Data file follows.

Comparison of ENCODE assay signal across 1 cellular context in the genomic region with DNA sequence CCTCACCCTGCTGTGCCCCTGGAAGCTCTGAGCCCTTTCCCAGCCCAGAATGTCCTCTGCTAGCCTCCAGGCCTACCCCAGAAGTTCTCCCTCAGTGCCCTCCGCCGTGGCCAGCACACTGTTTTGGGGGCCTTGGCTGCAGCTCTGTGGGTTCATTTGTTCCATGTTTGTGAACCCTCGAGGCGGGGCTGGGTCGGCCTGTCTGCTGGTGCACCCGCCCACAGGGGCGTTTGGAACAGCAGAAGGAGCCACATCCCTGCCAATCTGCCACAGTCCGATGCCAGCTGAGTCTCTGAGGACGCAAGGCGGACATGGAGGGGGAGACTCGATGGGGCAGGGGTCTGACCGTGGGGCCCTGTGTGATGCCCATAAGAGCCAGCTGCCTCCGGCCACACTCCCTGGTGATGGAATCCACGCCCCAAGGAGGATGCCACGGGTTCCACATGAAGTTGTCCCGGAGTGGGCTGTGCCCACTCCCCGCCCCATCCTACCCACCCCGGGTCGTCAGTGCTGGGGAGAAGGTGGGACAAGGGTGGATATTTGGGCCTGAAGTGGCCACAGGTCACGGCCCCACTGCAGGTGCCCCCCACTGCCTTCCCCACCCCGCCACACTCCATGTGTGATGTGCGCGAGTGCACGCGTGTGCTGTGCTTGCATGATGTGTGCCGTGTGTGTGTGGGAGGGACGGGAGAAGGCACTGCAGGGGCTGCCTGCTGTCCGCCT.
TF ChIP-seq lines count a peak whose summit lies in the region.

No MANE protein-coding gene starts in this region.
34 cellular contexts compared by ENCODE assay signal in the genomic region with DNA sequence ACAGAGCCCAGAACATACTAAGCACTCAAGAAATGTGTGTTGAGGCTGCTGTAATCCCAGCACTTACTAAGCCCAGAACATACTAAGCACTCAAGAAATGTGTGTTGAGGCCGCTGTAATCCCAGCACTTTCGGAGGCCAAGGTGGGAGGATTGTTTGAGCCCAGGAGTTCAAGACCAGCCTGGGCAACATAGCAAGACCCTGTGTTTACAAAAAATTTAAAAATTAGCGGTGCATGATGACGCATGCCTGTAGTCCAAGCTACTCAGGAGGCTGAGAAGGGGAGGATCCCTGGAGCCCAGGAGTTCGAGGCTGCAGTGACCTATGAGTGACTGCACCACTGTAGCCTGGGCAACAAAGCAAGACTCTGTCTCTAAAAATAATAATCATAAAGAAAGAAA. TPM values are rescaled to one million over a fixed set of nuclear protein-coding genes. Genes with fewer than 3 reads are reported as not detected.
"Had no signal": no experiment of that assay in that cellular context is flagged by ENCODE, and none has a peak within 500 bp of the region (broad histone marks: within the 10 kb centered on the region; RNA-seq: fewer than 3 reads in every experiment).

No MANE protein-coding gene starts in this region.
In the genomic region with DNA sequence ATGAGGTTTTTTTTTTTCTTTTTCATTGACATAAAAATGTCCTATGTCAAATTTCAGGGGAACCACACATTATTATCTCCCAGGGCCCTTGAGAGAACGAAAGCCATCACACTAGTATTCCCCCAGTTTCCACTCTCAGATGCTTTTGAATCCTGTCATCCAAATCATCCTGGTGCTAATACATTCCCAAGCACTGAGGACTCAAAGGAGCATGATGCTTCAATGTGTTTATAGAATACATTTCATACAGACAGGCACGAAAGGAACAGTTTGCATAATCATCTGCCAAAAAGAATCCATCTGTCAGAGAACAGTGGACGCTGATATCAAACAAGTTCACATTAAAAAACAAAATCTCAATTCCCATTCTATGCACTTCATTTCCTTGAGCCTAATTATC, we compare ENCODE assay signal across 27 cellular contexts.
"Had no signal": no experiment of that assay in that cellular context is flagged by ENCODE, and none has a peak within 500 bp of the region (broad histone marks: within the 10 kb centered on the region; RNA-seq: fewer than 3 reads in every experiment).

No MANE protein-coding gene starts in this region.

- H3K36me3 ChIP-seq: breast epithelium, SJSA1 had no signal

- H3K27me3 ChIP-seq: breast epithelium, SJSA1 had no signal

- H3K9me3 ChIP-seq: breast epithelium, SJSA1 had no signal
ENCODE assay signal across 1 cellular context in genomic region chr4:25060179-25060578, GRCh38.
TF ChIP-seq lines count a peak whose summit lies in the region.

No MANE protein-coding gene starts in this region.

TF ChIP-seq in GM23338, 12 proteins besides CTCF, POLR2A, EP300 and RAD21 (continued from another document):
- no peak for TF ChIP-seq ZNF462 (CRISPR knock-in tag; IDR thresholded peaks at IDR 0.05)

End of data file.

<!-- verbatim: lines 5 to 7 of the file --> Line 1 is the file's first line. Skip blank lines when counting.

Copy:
"Had no signal": no experiment of that assay in that cellular context is flagged by ENCODE, and none has a peak within 500 bp of the region (broad histone marks: within the 10 kb centered on the region; RNA-seq: fewer than 3 reads in every experiment).

No MANE protein-coding gene starts in this region.
In the genomic region with DNA sequence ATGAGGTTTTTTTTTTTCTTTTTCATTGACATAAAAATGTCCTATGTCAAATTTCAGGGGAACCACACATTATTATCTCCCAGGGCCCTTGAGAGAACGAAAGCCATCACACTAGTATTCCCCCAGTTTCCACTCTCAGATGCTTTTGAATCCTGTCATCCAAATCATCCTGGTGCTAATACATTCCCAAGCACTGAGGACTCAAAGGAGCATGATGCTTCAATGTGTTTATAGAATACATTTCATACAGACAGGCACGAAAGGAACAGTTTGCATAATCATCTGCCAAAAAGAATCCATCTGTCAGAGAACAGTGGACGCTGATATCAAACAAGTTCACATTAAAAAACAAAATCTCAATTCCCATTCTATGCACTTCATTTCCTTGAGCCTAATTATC, we compare ENCODE assay signal across 27 cellular contexts.